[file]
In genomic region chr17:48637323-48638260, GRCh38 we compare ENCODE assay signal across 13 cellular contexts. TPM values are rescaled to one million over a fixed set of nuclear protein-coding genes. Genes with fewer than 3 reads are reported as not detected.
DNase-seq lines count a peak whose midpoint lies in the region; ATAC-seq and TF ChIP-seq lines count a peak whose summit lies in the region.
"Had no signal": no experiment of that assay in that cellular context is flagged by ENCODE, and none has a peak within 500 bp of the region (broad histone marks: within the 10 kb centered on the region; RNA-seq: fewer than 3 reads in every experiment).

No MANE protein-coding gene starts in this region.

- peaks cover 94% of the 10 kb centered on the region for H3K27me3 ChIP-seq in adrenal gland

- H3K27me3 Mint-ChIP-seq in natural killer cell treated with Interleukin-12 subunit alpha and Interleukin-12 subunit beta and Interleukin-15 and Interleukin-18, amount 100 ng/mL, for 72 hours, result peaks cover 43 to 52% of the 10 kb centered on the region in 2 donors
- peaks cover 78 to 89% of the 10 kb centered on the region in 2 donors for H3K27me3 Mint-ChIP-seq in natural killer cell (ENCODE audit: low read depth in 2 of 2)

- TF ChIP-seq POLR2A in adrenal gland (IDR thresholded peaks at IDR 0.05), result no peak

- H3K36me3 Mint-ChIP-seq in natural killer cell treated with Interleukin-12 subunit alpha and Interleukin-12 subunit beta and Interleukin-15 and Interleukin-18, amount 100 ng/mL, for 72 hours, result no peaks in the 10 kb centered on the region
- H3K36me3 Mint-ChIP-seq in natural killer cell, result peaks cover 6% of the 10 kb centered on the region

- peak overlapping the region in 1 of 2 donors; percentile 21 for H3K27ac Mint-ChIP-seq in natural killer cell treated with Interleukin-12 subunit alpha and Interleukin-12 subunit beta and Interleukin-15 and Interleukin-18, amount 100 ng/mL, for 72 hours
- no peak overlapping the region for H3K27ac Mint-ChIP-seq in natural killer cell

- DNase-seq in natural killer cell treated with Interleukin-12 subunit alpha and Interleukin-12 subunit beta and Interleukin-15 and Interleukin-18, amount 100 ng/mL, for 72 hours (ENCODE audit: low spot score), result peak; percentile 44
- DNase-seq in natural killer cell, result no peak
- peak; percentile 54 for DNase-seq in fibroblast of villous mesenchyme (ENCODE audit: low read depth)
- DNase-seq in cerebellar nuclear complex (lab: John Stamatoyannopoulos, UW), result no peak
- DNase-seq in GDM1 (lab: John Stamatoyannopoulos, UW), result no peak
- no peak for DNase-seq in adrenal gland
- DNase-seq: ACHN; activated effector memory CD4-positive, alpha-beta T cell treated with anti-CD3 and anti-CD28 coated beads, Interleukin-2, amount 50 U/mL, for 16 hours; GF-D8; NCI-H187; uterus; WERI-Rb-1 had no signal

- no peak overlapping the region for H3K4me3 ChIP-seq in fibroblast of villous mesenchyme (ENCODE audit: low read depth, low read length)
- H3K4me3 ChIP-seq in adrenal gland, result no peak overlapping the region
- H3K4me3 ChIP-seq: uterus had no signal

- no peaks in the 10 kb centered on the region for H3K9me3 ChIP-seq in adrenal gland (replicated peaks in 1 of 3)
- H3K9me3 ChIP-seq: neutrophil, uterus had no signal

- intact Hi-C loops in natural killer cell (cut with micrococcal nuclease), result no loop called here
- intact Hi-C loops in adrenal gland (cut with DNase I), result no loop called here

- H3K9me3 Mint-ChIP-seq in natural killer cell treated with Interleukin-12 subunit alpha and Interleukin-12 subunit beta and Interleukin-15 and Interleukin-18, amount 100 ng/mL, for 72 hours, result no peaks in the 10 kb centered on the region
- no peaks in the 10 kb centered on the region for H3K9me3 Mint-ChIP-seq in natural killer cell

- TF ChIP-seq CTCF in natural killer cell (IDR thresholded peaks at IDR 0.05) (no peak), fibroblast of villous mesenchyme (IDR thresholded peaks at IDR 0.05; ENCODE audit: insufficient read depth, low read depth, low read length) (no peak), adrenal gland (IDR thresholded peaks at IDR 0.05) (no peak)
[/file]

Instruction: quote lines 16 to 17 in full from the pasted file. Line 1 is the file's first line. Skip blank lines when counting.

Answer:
- DNase-seq in cerebellar nuclear complex (lab: John Stamatoyannopoulos, UW), result no peak
- DNase-seq in GDM1 (lab: John Stamatoyannopoulos, UW), result no peak